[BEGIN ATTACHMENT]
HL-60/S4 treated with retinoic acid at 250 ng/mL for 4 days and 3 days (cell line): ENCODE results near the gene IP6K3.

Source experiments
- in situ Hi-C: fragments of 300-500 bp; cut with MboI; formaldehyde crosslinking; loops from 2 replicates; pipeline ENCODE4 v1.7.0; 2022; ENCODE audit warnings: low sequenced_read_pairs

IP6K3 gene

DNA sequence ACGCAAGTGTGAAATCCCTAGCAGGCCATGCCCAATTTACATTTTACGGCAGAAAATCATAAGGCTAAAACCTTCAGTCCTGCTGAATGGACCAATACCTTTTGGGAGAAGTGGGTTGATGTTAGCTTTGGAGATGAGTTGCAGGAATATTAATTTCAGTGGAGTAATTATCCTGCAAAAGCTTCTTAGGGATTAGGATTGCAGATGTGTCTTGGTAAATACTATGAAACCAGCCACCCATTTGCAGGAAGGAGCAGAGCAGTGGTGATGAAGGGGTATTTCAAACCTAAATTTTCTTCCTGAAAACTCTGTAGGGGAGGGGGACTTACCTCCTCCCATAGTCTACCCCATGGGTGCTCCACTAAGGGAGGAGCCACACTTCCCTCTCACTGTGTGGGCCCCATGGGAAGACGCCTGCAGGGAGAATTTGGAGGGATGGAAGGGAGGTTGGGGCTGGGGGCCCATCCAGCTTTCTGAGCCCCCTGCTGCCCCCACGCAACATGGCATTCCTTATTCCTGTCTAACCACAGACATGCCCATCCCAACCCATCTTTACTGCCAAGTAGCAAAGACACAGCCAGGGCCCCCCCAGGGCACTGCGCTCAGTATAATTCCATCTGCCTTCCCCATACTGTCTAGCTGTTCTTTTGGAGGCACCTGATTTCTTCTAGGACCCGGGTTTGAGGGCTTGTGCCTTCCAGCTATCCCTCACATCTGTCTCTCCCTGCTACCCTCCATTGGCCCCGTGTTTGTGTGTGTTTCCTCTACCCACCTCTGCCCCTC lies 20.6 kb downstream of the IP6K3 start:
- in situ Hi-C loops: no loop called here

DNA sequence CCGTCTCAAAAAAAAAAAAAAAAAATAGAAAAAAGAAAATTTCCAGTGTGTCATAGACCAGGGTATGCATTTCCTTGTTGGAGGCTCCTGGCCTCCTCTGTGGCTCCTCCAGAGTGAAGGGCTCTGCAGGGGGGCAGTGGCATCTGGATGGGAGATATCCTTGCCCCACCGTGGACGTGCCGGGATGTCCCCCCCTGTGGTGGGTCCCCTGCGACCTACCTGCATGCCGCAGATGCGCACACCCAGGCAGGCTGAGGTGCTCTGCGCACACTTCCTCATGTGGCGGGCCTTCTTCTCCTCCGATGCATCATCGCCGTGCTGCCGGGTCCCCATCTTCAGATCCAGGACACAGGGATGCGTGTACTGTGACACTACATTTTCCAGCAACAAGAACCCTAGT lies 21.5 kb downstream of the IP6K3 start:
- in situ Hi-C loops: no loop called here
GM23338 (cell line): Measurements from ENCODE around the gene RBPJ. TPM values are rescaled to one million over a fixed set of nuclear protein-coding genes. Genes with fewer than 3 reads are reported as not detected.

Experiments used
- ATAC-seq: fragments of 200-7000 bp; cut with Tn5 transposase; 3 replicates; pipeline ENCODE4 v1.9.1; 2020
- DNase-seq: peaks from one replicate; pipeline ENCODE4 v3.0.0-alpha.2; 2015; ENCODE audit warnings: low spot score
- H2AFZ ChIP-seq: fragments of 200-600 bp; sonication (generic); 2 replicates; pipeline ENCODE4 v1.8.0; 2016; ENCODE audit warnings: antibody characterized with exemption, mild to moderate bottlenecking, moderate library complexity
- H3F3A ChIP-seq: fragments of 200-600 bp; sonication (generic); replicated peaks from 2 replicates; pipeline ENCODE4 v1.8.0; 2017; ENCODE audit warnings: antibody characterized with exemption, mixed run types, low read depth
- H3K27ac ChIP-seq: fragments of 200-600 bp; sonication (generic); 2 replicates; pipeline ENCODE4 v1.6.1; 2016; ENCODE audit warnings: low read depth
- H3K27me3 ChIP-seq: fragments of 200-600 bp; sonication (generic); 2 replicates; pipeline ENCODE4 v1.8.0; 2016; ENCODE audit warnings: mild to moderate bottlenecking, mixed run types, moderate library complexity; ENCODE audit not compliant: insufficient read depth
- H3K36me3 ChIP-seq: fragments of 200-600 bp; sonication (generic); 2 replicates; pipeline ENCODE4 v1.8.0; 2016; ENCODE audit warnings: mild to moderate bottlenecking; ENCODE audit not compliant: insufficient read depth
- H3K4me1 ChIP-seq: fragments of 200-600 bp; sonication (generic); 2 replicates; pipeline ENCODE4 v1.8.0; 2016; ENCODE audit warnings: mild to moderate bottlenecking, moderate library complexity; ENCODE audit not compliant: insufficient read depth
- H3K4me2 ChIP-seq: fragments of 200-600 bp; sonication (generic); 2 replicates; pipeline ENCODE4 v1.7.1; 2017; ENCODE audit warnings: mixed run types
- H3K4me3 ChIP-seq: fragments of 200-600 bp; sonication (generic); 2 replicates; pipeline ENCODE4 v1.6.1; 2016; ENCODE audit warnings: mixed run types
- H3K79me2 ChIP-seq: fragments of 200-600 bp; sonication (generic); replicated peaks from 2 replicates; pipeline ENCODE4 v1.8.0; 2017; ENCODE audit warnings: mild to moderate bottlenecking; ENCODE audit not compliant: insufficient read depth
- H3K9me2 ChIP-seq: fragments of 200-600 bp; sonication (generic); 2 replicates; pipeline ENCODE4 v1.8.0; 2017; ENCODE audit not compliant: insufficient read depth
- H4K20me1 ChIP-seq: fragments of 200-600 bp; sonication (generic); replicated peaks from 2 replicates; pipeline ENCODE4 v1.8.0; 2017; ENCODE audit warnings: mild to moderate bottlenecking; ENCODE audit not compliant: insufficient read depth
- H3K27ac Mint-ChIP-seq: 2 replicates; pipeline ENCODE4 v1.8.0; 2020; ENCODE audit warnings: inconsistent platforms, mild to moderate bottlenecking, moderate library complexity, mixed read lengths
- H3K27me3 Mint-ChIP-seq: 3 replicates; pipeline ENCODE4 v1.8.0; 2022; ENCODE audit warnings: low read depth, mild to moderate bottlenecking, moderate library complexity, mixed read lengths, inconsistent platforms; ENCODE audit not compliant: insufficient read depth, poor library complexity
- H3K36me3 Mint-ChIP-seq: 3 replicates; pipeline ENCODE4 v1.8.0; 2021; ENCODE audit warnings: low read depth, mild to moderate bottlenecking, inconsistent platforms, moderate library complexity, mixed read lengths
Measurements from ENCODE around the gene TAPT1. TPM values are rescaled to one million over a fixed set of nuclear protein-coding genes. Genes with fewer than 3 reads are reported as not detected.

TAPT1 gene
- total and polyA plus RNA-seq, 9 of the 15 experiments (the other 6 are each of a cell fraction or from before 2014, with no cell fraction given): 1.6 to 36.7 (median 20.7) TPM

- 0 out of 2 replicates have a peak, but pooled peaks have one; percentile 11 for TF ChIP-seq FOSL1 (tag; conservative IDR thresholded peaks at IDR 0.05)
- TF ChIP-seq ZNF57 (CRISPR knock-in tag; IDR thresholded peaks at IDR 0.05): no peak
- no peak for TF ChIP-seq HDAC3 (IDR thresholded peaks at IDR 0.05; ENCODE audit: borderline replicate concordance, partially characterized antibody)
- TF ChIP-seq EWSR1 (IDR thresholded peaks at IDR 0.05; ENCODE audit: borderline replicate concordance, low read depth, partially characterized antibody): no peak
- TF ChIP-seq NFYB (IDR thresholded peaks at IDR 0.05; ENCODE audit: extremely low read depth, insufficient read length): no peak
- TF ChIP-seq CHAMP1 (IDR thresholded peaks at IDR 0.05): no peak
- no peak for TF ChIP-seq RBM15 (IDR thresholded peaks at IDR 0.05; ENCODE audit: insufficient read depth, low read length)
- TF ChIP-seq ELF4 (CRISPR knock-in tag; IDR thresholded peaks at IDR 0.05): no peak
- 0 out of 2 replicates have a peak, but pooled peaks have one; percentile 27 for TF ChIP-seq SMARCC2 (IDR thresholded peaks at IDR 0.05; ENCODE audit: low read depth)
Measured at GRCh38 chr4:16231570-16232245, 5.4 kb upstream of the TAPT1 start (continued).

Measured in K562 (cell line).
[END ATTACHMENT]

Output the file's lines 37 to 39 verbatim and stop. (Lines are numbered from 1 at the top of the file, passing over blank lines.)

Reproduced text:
- TF ChIP-seq ELF4 (CRISPR knock-in tag; IDR thresholded peaks at IDR 0.05): no peak
- 0 out of 2 replicates have a peak, but pooled peaks have one; percentile 27 for TF ChIP-seq SMARCC2 (IDR thresholded peaks at IDR 0.05; ENCODE audit: low read depth)
Measured at GRCh38 chr4:16231570-16232245, 5.4 kb upstream of the TAPT1 start (continued).